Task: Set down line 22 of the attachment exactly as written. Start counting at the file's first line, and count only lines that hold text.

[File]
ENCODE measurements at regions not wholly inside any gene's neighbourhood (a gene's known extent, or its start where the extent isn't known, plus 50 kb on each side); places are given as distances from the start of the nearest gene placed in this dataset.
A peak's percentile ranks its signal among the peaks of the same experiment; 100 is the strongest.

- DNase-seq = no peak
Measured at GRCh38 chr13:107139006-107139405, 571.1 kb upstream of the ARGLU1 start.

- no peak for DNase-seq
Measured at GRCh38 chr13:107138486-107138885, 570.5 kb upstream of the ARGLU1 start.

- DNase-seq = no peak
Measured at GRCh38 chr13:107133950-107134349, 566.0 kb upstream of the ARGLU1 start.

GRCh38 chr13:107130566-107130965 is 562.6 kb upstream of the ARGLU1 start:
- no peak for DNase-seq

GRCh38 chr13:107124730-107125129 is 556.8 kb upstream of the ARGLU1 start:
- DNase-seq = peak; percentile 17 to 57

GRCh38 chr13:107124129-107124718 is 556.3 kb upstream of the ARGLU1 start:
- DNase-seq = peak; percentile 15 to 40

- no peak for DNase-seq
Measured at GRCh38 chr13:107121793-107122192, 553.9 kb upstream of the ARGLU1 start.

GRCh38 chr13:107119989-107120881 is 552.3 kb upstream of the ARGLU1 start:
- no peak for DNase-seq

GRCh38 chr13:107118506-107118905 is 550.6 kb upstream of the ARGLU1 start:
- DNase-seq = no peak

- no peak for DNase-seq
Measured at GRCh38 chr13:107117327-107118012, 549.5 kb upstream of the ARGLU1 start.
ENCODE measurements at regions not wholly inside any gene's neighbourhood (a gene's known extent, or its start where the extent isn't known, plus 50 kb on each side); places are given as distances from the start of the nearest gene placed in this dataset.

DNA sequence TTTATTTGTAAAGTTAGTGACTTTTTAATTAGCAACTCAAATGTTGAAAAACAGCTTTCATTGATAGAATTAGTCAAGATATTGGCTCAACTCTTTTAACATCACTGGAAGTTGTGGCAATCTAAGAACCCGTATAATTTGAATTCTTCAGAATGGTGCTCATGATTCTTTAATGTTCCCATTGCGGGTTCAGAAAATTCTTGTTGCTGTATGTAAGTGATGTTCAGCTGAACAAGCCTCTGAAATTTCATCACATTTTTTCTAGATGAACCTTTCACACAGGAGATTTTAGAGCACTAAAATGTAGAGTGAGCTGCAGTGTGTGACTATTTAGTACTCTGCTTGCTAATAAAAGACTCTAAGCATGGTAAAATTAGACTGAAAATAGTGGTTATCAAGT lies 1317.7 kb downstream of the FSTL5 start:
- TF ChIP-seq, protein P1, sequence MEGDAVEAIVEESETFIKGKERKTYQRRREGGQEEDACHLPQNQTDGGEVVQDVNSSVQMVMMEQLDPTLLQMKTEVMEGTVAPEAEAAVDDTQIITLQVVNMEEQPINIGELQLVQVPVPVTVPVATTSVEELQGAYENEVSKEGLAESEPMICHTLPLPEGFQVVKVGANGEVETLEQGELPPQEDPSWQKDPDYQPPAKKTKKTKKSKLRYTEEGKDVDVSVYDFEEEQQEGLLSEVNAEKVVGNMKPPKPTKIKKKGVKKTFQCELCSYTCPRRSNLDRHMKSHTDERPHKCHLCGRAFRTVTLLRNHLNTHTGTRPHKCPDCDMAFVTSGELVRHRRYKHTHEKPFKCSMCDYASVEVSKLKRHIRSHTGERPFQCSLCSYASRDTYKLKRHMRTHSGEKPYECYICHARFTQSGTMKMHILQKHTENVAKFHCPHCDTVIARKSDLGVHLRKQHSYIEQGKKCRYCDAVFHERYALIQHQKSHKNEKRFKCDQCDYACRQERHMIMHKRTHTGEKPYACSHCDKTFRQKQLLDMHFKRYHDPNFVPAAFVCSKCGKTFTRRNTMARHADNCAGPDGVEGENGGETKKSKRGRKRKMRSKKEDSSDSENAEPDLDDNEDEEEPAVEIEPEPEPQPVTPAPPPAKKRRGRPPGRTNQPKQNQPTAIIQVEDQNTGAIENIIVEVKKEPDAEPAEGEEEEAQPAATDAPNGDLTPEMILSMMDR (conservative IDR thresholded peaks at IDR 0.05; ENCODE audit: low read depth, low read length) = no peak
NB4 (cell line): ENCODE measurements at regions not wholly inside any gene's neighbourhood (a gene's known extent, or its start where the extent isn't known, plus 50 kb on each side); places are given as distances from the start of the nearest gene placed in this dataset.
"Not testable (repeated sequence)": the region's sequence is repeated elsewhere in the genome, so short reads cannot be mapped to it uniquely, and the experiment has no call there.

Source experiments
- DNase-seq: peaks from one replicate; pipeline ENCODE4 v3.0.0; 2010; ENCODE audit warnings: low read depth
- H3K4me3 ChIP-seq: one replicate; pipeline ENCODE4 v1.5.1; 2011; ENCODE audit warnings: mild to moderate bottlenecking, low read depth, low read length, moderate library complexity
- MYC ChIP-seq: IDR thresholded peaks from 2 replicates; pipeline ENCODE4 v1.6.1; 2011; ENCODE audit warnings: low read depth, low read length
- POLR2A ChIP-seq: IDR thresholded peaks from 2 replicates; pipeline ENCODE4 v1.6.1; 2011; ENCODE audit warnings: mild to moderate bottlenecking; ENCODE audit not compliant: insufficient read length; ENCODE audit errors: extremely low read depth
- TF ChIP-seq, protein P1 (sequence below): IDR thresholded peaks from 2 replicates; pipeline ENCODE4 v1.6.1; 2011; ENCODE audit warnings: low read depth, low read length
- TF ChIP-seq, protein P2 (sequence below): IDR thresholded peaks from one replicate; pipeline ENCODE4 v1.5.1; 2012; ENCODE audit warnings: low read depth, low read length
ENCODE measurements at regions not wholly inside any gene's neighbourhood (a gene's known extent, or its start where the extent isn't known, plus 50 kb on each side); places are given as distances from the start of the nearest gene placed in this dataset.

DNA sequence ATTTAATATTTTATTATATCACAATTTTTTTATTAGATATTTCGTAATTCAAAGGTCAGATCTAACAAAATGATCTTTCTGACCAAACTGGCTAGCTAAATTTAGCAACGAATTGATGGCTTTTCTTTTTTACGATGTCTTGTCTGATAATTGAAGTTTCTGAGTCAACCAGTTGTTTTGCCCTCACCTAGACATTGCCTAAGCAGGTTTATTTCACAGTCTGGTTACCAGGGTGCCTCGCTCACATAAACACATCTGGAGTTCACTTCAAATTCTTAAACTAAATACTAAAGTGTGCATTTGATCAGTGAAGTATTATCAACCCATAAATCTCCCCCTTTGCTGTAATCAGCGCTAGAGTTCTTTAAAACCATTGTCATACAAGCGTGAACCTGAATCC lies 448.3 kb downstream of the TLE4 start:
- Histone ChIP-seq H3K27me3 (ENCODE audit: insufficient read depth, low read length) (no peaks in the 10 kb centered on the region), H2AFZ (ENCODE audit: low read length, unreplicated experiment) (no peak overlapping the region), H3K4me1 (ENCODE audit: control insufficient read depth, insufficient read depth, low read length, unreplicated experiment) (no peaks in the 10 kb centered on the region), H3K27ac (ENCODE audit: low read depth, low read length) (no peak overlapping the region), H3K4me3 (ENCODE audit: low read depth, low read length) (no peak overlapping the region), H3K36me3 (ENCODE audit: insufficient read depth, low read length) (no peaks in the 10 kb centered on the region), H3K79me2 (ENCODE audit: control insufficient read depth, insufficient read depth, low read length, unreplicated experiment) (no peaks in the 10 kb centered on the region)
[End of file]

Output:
Measured at GRCh38 chr13:107117327-107118012, 549.5 kb upstream of the ARGLU1 start.